Following last month's release of a document outlining American NAFTA negotiation goals by United States Trade Representative Robert Lighthizer, Mexico has revealed a list of its aims ahead of the talks set to begin in Washington later this month. In addition, the Mexican government has named veteran trade policy expert Kenneth Smith, currently its NAFTA office director at Mexico's Washington embassy, as its chief negotiator. Smith started his career as part of Mexico's original NAFTA negotiating team in 1993.
Key quotes from Mexico's aims were published earlier today by fxstreet.com. Those are:
- Mexico aims to retain complete access for goods and services in NAFTA region
- Mexico aims to establish rules of origin to guarantee the regional benefits of NAFTA
- Mexico aims to modernize customs procedures to facilitate trade, as part of NAFTA negotiations
- Mexico aims to unify agricultural, animal and health safety regulations, as part of NAFTA negotiations
- Mexico aims to increase integration of labor markets in North America, as part of NAFTA negotiations
- Mexico aims to strengthen the dispute resolution mechanisms of NAFTA, as part of trade negotiations
- Mexico aims to protect intellectual property of domestic content producers, as part of NAFTA negotiations
- Mexico aims to incorporate measures to reflect the transformation of the regional energy sector and strengthen regional energy security
- Mexico aims to include transparency and anti-corruption measures
- Mexico aims to capitalize and regionally strengthen the north American development bank
Although the U.S. document doesn't mention it, President Donald Trump has threatened a 35 percent "border tax" on Mexican goods entering the United States ostensibly to preserve U.S. jobs. Reva Goujon, Stratfor's VP of Global Analysis, points out that the White House may not be up for this kind of provocation:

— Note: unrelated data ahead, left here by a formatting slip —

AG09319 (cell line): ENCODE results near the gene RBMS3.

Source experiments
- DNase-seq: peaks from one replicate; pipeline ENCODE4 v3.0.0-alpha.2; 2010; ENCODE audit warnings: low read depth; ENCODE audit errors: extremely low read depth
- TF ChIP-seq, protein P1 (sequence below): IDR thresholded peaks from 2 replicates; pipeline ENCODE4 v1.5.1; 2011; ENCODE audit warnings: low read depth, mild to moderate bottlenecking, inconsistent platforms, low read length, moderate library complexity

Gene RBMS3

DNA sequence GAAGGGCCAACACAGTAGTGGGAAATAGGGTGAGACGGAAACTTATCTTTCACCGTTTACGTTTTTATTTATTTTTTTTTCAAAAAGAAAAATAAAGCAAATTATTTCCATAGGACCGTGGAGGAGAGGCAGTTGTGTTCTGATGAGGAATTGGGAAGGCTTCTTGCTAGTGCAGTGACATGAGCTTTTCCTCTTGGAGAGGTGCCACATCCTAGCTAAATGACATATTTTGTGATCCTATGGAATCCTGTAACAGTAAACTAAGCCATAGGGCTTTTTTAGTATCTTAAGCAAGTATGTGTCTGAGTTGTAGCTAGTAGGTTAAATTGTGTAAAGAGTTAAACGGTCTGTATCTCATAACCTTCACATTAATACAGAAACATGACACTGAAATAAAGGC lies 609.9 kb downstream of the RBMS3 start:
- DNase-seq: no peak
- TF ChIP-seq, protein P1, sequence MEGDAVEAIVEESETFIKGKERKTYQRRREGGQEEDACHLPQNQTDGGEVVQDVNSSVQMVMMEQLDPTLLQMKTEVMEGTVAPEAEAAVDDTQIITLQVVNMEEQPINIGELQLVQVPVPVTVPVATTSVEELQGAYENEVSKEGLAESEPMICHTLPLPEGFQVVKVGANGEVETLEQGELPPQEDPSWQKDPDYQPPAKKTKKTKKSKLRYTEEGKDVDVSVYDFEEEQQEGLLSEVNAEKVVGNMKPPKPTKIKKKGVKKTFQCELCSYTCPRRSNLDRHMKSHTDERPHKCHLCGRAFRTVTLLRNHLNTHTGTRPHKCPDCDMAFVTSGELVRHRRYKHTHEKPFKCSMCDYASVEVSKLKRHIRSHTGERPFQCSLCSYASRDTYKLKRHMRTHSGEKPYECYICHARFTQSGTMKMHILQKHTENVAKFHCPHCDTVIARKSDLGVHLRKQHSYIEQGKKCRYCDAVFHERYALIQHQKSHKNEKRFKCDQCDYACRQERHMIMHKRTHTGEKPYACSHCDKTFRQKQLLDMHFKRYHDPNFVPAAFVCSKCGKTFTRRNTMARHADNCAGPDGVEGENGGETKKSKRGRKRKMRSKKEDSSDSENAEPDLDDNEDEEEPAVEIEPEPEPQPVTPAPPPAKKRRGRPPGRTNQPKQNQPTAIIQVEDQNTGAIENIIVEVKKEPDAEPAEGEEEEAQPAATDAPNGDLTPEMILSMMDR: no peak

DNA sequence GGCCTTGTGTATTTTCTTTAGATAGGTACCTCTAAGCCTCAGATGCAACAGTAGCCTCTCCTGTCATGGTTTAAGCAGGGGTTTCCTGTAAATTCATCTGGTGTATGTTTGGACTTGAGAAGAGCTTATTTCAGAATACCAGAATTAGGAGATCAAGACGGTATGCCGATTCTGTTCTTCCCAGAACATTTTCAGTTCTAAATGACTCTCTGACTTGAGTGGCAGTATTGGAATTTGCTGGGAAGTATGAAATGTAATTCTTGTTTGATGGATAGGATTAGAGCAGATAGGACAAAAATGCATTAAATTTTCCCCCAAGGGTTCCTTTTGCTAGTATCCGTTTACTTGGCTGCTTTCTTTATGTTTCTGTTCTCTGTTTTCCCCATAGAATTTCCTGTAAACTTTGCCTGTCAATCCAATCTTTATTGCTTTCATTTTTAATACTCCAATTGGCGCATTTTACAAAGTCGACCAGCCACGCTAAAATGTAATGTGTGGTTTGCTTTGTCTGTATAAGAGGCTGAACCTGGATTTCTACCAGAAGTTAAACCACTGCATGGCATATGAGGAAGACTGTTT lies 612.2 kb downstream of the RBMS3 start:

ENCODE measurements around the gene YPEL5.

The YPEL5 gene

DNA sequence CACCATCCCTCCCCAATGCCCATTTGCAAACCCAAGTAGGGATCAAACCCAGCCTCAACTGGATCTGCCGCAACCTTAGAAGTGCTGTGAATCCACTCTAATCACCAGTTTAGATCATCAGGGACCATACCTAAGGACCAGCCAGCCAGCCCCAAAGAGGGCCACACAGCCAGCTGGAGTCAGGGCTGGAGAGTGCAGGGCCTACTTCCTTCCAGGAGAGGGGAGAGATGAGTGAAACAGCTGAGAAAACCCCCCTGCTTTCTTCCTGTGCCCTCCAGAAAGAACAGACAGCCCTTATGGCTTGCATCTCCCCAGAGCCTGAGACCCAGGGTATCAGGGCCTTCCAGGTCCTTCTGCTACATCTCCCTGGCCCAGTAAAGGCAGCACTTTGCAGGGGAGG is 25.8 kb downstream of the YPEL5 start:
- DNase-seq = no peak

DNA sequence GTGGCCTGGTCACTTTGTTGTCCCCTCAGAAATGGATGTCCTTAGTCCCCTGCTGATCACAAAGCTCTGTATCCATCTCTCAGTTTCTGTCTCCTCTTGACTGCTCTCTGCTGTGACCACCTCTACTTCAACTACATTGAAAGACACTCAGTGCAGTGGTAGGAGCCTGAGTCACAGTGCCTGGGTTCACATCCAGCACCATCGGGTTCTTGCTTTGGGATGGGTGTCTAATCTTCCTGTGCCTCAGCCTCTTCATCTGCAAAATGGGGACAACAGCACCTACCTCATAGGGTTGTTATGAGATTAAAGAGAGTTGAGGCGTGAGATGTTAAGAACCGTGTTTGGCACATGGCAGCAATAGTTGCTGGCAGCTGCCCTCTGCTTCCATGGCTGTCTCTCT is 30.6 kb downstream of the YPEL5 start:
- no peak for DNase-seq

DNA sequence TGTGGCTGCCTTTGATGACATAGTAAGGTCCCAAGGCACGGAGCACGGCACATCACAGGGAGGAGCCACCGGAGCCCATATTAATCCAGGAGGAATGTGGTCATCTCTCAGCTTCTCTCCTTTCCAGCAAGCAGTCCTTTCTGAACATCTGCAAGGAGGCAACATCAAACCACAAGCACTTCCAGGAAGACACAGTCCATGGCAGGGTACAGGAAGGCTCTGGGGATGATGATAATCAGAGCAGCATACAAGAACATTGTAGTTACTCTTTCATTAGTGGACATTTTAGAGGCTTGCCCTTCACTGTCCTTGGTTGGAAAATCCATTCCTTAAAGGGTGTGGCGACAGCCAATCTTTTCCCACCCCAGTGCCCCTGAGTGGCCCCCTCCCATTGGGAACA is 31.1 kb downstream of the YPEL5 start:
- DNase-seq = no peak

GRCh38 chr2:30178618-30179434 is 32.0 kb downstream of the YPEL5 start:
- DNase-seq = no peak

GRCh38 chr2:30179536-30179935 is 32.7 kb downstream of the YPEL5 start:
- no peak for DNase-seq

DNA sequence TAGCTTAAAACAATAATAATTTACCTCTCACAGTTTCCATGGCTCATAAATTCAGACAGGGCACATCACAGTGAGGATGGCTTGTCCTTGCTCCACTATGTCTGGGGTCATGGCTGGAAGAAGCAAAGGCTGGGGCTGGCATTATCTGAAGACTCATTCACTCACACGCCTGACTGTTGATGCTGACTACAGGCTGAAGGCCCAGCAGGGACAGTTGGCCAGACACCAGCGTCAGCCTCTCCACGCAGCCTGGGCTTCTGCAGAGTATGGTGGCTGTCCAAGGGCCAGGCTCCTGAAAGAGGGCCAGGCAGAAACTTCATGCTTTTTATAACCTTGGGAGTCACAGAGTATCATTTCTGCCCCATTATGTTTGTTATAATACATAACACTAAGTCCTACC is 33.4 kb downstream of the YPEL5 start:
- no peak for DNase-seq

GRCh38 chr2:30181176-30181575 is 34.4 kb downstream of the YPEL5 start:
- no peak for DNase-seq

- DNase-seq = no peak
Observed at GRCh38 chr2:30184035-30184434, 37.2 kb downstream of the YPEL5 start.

"Whether the White House is really willing to take on a WTO battle that could result in an estimated $100 billion to $400 billion in retaliatory measures annually is also an open question," Goujon writes in a March article. "The Trump administration has demonstrated a profound distrust of multilateral institutions that it sees as constraining U.S. interests. In a recent trade policy paper, the White House made clear that U.S. sovereignty will override the WTO as the administration sees fit. This does not necessarily imply that the Trump administration will be willing to openly flout the WTO and upend a 70-year-old global trading regime and risk billions of dollars in damages. But it does raise the question of whether the United States under the Trump administration is feeling confident enough to gamble that its trading partners will avoid WTO challenges and accommodate themselves to U.S. policy shifts to avoid even bringing the fate of the WTO into question."
At stake are 5 - 6 million American jobs that rely on U.S. trade with Mexico, to say nothing of the $525 billion in trade between the two countries last year or America's reliance on its bordering neighbors for both imports and exports. Whether or not the embattled American president will take this opportunity to practice a less bellicose brand of diplomacy than he does on his social media account remains to be seen come August 16th.